Pediatric Quadriplegia

Quadriplegia, also known as tetrapalegia, is the loss of voluntary movement and sensation in all four extremities, and usually results from a cervical spinal cord injury (SCI). Other conditions, such as a brain stem lesion or spinal meningitis, may also result in quadriplegia. After the patient is neurologically and orthopedically stable and cannot be weaned from mechanical ventilation, a diaphragm pacing system should be considered.

Ryo

In 1999, Ryo became a quadriplegic because of a traffic accident with his motorbike. He remained in the hospital for 15 months tethered to a mechanical ventilator. After 15 months in the hospital tethered to a mechanical ventilator, Ryo was implanted with the Avery Diaphragm Pacing System at Fujita Health University. Five short months... Read More

Abdou

Abdou was just 15 years old when became quadriplegic in July 2006. After spending months in an intensive care unit, he was implanted with a diaphragm pacing system by Dr. Ignacio González, a visiting neurosurgeon from Colombia. Less than ten months after his accident, Abdou was pacing 24 hours per day. His caregivers report, “He... Read More

Nicolas

Nicolas was born June 1993 and became a C1-C4 quadriplegic following a horrific traffic accident when he was just 20 days old. Nicolas was soon transferred to the care of the University of Padua. There, at the age of nine months, he became one of the youngest patients ever implanted with a diaphragm pacing system.... Read More

Pedro Arthur

On January 9, 2012, Pedro became the first pediatric patient implanted with a diaphragm pacing system in Brazil. In 2006, Pedro became quadriplegic following a seizure which was determined to have been caused by undiagnosed bacterial meningitis. For the first time since he became quadriplegic, Pedro has felt his diaphragm contract, allowing him to breathe... Read More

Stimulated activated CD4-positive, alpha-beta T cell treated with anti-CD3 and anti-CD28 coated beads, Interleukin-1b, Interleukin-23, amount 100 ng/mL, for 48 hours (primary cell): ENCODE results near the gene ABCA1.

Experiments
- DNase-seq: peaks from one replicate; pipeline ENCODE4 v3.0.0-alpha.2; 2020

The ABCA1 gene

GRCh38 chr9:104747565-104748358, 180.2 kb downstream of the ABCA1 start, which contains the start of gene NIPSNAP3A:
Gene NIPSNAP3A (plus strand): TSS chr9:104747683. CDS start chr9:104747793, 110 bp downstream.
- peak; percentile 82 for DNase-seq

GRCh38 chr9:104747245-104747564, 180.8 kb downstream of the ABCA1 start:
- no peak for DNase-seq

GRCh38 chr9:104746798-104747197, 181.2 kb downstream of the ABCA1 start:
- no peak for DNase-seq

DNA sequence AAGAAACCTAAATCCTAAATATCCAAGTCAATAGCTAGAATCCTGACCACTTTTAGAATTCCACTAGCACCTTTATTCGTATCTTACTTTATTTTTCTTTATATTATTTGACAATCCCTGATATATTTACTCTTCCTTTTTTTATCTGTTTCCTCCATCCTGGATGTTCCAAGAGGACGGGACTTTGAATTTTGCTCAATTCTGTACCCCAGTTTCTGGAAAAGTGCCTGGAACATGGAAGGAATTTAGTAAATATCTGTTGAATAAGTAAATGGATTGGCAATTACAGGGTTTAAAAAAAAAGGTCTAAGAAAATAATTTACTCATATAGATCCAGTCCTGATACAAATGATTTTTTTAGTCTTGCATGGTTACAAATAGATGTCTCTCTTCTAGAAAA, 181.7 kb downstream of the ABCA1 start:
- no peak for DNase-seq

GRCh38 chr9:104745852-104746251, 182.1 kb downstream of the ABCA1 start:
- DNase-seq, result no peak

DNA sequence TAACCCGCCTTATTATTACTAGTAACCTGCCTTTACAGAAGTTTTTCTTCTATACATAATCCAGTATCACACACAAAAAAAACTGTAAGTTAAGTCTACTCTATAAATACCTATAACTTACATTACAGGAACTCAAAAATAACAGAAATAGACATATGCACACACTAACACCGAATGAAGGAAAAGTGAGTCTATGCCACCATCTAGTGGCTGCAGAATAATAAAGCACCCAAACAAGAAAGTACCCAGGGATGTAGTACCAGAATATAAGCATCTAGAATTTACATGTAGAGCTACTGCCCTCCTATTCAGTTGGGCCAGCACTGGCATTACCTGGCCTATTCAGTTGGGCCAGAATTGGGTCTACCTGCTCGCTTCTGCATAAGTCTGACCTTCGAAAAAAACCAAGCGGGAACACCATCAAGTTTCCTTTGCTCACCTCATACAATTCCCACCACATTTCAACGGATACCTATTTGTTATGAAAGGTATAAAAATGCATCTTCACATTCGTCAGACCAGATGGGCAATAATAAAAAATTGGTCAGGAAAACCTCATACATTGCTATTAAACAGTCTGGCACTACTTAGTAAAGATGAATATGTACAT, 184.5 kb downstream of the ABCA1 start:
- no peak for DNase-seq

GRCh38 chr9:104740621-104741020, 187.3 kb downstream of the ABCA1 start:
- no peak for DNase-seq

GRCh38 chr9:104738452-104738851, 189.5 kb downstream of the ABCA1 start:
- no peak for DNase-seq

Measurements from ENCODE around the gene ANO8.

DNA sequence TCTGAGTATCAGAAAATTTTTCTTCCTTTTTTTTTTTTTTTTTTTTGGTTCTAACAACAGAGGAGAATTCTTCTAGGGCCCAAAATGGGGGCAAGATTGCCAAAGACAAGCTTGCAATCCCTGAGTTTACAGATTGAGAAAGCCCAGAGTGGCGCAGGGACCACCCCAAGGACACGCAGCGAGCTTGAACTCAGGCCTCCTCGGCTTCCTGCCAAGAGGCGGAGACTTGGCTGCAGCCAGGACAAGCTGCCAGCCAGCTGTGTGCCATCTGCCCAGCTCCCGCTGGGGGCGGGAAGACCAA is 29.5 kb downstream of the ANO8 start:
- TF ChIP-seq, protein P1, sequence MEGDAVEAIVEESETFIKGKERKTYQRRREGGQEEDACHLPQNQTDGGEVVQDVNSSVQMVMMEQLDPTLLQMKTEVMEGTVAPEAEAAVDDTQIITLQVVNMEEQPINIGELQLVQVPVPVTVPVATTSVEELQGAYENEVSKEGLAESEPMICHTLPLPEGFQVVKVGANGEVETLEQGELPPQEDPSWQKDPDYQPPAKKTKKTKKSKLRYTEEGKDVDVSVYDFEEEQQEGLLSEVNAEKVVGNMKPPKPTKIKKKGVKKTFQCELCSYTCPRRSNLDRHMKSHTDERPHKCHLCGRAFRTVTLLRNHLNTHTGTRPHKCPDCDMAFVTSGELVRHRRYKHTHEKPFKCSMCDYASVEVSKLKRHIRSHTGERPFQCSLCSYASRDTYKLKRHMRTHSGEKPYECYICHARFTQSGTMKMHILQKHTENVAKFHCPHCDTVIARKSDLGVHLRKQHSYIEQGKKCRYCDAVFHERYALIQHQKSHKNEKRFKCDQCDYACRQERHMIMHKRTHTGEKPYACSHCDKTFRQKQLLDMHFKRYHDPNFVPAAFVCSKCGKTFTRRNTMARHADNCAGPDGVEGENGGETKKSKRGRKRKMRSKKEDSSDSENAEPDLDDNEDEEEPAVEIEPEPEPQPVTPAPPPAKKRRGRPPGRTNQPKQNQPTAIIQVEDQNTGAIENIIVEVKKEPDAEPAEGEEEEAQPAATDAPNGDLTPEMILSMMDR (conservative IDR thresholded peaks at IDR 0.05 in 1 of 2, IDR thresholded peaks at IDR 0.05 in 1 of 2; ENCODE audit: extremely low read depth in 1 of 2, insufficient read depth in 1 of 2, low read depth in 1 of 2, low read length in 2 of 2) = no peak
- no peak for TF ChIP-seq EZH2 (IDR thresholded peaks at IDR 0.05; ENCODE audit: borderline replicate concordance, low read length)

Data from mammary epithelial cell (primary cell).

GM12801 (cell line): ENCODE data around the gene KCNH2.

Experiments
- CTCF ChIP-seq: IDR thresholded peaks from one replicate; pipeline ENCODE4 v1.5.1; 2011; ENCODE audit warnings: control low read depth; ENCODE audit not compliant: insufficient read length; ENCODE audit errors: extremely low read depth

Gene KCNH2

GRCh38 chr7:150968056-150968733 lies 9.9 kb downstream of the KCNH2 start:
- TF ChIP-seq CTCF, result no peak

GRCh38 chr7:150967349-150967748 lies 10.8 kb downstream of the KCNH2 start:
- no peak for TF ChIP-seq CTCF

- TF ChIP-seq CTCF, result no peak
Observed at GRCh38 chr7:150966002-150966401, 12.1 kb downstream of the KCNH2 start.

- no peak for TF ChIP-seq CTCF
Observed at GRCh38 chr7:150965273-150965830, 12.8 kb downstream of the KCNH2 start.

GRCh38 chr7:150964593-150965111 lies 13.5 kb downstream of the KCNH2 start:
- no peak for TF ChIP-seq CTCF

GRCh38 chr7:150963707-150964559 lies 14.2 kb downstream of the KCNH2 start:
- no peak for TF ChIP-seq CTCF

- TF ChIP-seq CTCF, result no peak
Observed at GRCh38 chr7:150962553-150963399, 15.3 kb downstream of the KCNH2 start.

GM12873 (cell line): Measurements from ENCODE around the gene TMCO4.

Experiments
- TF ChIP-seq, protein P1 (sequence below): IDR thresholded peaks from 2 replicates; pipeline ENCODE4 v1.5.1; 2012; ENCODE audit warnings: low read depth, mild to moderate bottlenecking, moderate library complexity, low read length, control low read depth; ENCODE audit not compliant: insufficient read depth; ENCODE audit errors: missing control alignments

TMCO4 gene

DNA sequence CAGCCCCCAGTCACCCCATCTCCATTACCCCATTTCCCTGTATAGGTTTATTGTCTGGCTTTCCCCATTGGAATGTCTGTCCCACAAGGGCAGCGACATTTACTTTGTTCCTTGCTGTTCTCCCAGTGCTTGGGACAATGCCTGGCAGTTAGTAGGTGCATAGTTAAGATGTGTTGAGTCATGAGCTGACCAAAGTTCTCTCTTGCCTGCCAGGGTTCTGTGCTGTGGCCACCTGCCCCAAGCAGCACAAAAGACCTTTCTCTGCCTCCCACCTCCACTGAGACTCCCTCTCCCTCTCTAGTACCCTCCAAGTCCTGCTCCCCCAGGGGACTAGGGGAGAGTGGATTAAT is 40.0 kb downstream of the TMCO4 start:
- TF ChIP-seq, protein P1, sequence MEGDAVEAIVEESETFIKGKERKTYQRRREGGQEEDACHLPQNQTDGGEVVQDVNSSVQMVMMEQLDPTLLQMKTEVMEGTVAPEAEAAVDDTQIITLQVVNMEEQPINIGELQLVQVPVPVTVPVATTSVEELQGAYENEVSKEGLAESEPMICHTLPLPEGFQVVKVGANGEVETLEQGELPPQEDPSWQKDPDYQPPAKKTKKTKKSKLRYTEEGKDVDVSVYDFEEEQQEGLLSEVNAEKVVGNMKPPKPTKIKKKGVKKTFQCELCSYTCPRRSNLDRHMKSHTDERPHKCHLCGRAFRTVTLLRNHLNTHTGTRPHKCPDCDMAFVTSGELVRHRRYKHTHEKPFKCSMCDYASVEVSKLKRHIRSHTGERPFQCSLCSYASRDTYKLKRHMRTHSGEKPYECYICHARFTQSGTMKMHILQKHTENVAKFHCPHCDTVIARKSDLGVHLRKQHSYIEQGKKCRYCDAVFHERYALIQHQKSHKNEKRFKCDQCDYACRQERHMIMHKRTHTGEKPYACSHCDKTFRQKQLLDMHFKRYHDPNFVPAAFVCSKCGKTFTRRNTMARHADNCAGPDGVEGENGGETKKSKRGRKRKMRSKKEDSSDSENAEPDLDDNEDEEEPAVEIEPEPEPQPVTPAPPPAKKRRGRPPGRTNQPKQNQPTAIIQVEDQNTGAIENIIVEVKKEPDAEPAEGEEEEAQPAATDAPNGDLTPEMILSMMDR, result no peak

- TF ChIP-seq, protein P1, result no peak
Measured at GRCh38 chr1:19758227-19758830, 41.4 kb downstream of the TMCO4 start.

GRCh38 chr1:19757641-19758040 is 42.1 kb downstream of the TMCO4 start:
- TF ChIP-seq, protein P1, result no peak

Keith

In 1996, Keith, an 18-year old diving and gymnastic enthusiast, suffered an accident on a trampoline which rendered him quadriplegic and ventilator dependent. Preoperative EMGs indicated that his phrenic nerve function was lost, although these tests have a high degree of false negative readings. Direct stimulation performed intraoperatively confirmed the absence of phrenic nerve conduction,... Read More

Caroline

Caroline was just ten months old in February 2003 when she became a C1-C2 quadriplegic as a result of an automobile accident. Like many quadriplegics, Caroline endured repeated hospitalizations for recurrent pneumonia. Caroline was implanted with her diaphragm pacing system in August 2007 by Dr. Robert Cilley at the Hershey Medical Center near her... Read More